LGBT issues, which include lesbian, gay, bisexual, and transgender topics, are being taught in Canadian classrooms from kindergarten onwards. This has surprised some parents, who were unaware until their children started questioning their gender and sexual orientation. In many cases, if these topics are discussed as “equity” lessons, parents do not have to be informed.
For instance, gender identity isn’t officially discussed in Ontario’s sex-education curriculum until Grade 8, and parents may choose to opt out. However, multiple Ontario school boards have strongly encouraged teachers to incorporate gender and sexual identity into lessons outside of sex-ed, and many of these lessons do not require parental notification.
Canadian Prime Minister Justin Trudeau raised concerns about what exactly is being taught about LGBT issues in Canadian classrooms during a conversation with concerned Muslim parents in Calgary. He claimed that misinformation was fueling their concerns and emphasized that the provincial curriculums do not involve aggressive teaching or conversion of children to LGBT.
Given the diverse approaches of each province, school board, school, and teacher, it is difficult to determine exactly what is being taught. However, The Epoch Times has collected specific examples that offer an idea of how LGBT issues are being taught in classrooms across the country and the impact these lessons have had on some students.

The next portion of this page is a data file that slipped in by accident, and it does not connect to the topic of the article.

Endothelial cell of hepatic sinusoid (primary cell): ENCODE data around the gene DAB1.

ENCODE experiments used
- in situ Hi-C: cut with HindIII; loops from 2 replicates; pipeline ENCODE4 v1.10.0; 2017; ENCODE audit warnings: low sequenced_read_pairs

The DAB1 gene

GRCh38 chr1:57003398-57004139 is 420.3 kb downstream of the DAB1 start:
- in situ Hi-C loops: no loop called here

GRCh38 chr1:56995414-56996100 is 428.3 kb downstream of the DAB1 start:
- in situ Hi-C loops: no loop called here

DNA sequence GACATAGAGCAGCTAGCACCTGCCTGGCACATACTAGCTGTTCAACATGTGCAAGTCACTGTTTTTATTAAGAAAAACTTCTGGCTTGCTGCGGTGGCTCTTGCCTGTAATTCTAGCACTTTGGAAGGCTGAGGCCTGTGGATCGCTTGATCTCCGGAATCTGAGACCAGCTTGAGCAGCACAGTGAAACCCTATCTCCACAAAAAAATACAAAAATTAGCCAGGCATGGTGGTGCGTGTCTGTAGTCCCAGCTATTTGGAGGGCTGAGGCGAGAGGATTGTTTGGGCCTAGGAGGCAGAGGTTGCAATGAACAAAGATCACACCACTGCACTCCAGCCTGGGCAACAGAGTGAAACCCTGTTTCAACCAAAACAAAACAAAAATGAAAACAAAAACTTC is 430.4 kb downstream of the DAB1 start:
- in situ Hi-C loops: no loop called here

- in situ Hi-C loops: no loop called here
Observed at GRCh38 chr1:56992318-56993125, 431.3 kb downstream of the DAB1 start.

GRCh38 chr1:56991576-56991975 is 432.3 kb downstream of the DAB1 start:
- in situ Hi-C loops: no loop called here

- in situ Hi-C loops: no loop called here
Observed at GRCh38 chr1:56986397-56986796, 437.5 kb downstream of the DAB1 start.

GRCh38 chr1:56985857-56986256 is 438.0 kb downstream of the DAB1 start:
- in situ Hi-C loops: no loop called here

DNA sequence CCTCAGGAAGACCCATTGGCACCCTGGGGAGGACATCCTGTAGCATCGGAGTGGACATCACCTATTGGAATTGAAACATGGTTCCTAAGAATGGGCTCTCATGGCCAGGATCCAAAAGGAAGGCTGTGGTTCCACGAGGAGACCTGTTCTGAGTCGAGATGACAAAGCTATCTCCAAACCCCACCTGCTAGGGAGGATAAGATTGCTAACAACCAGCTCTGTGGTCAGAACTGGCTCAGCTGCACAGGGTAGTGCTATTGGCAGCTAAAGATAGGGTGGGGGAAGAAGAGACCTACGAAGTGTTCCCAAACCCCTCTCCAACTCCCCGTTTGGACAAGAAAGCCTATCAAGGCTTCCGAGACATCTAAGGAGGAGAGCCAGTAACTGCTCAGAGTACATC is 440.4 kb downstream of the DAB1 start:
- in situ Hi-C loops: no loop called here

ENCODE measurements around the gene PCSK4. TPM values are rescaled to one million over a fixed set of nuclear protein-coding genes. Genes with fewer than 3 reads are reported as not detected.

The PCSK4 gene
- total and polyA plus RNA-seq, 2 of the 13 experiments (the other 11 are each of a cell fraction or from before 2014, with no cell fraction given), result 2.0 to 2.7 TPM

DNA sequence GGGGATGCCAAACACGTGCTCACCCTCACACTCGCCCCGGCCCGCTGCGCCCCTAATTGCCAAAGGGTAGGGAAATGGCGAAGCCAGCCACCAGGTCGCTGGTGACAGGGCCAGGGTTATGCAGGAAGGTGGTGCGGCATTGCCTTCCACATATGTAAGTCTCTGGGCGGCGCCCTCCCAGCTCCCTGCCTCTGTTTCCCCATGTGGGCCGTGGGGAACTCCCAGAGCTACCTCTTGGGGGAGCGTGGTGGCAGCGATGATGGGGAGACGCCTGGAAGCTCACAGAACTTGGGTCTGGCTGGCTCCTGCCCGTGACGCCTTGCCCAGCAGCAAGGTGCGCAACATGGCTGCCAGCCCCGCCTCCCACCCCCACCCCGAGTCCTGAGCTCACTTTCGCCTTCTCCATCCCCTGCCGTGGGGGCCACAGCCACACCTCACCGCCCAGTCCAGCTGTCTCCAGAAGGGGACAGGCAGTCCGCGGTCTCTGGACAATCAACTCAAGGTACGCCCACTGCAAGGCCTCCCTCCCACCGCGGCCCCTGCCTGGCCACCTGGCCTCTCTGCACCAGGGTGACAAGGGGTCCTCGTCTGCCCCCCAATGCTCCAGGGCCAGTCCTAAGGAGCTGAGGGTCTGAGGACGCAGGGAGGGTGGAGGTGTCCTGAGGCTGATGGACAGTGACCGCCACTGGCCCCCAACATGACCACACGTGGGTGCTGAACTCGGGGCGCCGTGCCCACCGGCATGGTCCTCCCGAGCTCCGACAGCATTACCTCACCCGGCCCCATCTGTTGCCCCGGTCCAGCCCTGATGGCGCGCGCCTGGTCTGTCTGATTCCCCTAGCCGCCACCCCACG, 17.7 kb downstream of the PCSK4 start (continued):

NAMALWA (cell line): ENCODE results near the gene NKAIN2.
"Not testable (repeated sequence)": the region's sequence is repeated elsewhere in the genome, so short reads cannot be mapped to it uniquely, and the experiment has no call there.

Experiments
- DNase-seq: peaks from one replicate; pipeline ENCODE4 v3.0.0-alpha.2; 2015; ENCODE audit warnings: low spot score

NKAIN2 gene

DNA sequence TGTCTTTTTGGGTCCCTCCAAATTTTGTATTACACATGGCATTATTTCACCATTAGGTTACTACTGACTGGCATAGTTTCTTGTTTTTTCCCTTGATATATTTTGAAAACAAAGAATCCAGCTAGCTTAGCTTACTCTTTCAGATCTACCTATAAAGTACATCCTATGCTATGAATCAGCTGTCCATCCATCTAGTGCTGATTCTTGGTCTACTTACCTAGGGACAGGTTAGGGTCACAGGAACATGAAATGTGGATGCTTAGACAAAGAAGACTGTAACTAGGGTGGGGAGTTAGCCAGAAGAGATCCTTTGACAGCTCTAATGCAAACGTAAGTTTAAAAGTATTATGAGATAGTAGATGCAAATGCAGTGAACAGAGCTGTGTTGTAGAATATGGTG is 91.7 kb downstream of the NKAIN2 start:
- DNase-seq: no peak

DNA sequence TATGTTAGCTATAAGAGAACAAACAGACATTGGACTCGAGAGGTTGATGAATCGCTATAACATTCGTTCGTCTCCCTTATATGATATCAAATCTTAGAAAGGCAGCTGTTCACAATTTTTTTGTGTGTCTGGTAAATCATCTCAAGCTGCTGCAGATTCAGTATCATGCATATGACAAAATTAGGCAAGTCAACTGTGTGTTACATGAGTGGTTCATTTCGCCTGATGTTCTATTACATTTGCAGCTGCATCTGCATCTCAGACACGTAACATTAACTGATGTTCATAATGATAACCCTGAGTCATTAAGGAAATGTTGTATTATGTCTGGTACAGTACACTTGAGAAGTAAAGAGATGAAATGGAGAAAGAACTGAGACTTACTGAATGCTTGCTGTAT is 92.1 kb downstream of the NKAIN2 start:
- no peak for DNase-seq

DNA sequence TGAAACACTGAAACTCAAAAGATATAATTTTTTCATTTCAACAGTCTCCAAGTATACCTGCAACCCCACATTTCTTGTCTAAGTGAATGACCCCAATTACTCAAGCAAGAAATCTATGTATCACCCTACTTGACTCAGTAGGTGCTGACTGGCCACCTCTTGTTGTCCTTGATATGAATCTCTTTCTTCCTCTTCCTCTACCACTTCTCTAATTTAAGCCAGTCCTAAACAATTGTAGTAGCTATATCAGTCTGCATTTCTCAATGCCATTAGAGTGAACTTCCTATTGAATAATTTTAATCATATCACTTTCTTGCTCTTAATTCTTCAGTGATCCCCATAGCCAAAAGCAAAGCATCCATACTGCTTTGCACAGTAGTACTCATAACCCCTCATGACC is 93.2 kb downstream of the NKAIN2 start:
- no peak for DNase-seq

For example, in British Columbia, a mother was surprised when her son in kindergarten started talking about becoming a drag queen and questioning his gender after his teacher showed the class a video of a drag queen reading a book called “Worm Loves Worm.” The school, Castlegar Primary in District 20, defended the video as age-appropriate and indicated that more content of this nature is to be expected as part of province-wide Sexual Orientation and Gender Identity (SOGI) policies.
Similar instances have occurred in other schools across the country, where drag queens have given performances and spoken about LGBT issues. In some cases, students were selectively invited to a drag show based on teachers’ assumptions about their parents’ potential objections.
The Canadian government promotes province-wide SOGI policies, describing them as initiatives that promote inclusive and safe spaces. However, many parents have raised concerns about specific teaching resources, including books available in school libraries that contain explicit content. Some parents argue that these resources are age-inappropriate.
Resistance to introducing LGBT issues into classrooms has been reported in Medicine Hat, Alberta, where a teacher expressed discomfort with the pressure to conform and bring LGBT issues into the curriculum. This teacher shared materials from a mandatory workshop on LGBTQ+ Inclusive Education, which covered topics such as fluid gender identity and making all washrooms gender-neutral.
Overall, while the exact content and approach to teaching LGBT issues vary across provinces, schools, and teachers, there are ongoing debates and concerns surrounding the age-appropriateness and parental notification of these lessons.